There are no clear examples for the development of primitive [ps] in Sindarin, so it may have become [ɸs] (as in Noldorin) or [ɸɸ] (analogous to the Sindarin developments of [ks] and [ts]).

Conceptual Development: As noted by Roman Rausch in his Historical Phonology of Goldogrin (HSG/§2.5), it seems that the Gnomish sound changes were [ts] > [θ] and [ks] > [x] (and perhaps [ps] > [f]), consistent with the Sindarin phonetic developments:

  • ᴱ✶aksa > G. acha “waterfall” (GL/17).
  • ᴱ√TETE > G. teth “bud” vs. ᴱQ. tetse (GL/70, QL/92).

This was not a universal rule, however, since Tolkien said “s < ts after a long vowel” (GL/43); this was a factor in the phonetic development of gwais “kinship”, perhaps from primitive *ŋuaʒētse. As noted by Roman Rausch, it also seems that sometimes [ts] > [ss], perhaps under similar conditions:

  • ᴱ√ROTO > G. ross “pipe” vs. ᴱQ. rotse (GL/65, QL/80).
  • ᴱ√QETE > G. cwess “saying, proverb” vs. ᴱQ. -qet(se) “language” (GL/28, QL/77).

Finally, there is one Gnomish example where there seems to be Noldorin-style vocalizations of [xs] from [ks], but the relevant primitive form was revised, ı̯aksĕ >> ı̯aisa:

As noted by Roman Rausch in his Historical Phonologies of Ilkorin, Telerin and Noldorin around 1923 (HSG/§4.1.3), in the Early Noldorin of the 1920s it seems that Noldorin-style vocalizations were the norm for primitive [ps], [ks], whereas [ts] > [θ] remained as in Gnomish:

  • ᴱ✶kapse > ᴱN. cais “leap” (PE13/140).
  • ᴱ✶lopse > ᴱN. laus [unglossed] (PE15/64).
  • ᴱ✶orotse > ᴱN. oroth “impetus, speed, haste, rash courage” (PE13/151).
  • ᴱ✶okswē > ᴱN. oif “terror, phantom” (PE13/151, 164).

But even in the 1920s, the vocalizations were not a universal rule, and there were still some Gnomish-style examples of [ks] > [x] and [ps] > [f]:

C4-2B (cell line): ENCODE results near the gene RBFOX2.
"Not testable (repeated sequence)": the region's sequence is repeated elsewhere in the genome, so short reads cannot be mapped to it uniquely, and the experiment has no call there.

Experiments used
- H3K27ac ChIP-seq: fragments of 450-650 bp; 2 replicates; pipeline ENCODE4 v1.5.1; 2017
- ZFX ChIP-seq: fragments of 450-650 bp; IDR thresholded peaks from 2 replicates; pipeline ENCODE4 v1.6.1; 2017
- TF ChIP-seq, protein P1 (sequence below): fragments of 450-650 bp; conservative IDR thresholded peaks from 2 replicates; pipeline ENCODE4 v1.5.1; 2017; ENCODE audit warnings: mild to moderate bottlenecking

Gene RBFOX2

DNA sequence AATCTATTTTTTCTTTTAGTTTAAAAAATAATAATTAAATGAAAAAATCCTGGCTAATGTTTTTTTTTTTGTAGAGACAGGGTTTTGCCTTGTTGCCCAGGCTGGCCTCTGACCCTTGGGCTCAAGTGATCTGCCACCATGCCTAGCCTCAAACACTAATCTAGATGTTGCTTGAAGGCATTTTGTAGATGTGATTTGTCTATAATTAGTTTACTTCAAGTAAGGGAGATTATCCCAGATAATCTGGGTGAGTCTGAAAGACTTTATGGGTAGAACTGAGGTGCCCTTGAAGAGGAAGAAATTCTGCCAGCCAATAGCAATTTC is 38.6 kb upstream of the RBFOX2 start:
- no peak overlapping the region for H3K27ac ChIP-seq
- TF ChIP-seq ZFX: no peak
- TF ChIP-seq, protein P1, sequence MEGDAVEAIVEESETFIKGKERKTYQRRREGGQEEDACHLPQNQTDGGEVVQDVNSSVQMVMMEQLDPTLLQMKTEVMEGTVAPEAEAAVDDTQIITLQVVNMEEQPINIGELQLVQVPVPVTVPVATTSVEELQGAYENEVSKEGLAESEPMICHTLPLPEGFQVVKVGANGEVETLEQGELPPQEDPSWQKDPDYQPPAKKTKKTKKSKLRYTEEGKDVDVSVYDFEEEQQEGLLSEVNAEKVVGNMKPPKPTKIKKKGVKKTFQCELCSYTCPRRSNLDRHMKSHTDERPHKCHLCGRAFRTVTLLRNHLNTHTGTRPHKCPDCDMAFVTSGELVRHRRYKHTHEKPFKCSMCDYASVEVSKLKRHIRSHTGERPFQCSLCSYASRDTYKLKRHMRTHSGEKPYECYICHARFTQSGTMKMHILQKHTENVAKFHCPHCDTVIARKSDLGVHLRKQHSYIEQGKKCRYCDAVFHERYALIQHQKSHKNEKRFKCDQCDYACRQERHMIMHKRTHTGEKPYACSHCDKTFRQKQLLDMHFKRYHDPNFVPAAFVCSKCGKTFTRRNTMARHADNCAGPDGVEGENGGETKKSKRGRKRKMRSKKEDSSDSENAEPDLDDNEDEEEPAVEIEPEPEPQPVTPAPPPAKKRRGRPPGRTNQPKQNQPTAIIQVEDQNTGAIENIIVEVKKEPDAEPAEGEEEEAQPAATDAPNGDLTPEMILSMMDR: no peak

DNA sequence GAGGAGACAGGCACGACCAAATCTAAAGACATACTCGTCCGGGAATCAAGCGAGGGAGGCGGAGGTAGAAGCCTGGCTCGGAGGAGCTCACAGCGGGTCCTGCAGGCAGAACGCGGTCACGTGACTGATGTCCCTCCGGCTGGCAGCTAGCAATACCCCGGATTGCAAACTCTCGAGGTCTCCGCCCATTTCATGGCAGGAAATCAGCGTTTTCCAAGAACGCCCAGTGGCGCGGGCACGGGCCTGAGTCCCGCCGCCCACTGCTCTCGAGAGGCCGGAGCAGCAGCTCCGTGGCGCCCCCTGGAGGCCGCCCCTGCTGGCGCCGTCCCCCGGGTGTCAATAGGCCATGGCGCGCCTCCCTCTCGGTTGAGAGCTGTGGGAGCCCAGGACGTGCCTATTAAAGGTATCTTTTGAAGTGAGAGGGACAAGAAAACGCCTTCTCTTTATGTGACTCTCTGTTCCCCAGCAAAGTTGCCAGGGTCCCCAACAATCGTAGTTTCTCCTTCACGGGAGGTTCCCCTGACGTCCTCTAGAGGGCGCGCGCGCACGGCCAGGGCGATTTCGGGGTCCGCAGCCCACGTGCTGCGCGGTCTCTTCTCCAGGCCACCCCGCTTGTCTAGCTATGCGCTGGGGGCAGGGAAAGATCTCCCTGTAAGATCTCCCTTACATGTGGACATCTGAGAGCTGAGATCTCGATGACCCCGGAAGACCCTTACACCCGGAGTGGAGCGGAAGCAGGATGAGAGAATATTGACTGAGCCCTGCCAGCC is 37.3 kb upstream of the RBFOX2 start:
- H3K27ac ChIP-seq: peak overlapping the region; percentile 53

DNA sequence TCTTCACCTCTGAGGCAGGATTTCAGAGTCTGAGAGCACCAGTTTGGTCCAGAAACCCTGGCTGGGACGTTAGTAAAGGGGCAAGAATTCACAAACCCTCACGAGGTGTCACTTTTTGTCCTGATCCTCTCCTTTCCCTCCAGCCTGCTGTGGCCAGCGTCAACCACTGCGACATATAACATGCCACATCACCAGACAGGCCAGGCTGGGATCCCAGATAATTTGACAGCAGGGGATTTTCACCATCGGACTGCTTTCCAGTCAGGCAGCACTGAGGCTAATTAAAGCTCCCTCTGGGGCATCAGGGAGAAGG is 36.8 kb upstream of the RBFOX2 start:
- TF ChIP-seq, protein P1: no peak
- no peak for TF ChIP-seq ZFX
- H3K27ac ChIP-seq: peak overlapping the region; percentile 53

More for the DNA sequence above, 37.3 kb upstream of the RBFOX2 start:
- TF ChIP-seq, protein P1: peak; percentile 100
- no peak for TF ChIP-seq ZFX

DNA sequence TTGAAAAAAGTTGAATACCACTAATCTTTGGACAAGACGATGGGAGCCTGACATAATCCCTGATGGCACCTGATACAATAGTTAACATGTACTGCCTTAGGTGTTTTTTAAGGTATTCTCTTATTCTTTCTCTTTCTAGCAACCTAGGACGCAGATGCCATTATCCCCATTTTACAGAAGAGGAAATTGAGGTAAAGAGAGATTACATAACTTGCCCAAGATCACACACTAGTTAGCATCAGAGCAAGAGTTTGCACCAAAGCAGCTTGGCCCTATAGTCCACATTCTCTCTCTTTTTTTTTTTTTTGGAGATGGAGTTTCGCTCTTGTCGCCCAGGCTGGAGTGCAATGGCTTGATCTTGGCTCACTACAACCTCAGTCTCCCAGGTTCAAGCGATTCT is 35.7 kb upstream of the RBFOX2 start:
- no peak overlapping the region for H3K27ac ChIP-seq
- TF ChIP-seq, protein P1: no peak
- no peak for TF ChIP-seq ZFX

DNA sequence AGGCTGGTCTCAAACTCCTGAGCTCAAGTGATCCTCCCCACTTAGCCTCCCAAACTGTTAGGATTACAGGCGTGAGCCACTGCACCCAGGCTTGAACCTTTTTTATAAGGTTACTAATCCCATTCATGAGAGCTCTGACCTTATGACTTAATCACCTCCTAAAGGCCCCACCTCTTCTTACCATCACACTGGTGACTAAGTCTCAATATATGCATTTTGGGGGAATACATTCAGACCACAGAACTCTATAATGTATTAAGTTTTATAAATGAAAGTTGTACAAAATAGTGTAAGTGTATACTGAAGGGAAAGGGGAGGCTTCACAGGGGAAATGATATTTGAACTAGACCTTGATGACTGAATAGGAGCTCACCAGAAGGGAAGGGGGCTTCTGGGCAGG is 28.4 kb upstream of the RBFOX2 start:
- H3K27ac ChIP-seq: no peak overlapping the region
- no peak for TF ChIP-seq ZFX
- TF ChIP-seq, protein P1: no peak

• [*tupse >] ᴱN. tuf “lump, knob” vs. ᴱQ. tupse (PE13/154).
  • ᴱ✶ekse > ᴱN. ech “far away” (PE13/142).

Thus, it seems that [ts] > [θ] was part of Tolkien’s ideas from the very beginning and remained quite stable. In Gnomish [ps], [ks] (mostly) became simple spirants, but starting sometime in the 1920s they started to become vocalized spirants followed by [s], though the development of the resulting diphthongs went through quite a few more conceptual changes after that. This remained the most common pattern through the 1930s. However, it seems that in the 1940s Tolkien switched back to the Gnomish pattern of ks > ch (whether this was also true of ps is unclear).

Neo-Sindarin: Tolkien’s vacillations in these phonetic developments is quite problematic for Neo-Sindarin, since adopting Tolkien’s later phonetic rules requires abandoning a number of well-known Noldorin words often used in Neo-Sindarin writing, like N. naes “tooth” and N. aes “meat”. It might be better to assume there were ancient dialectical variations that led to divergent phonetic developments, similar to proposed dialectical variations in the vocalizations of voiced and voiceless spirants in Neo-Sindarin.

Comments

Submitted by Paul Strack Mon, 08/05/2019 - 16:46

I am updating the Old Sindarin entry for the spirantalization of voiceless stops before s. At Omentielva Toldea, Bertrand Bellet pointed me to the example of AKAS > aks > ach, which seems to show the normal Sindarin development was [ks] > [x]. He said there were probably other examples, and when I looked I indeed found some, though I also found one possible counter-example úthaes (as discussed above).

It looks like Tolkien vacillated between ks, ps > ch, f vs. [xs], [ɸs] (with later vocalizations) on and off throughout his life, but the bulk of the evidence is that ks > ch was the common pattern in the Sindarin period.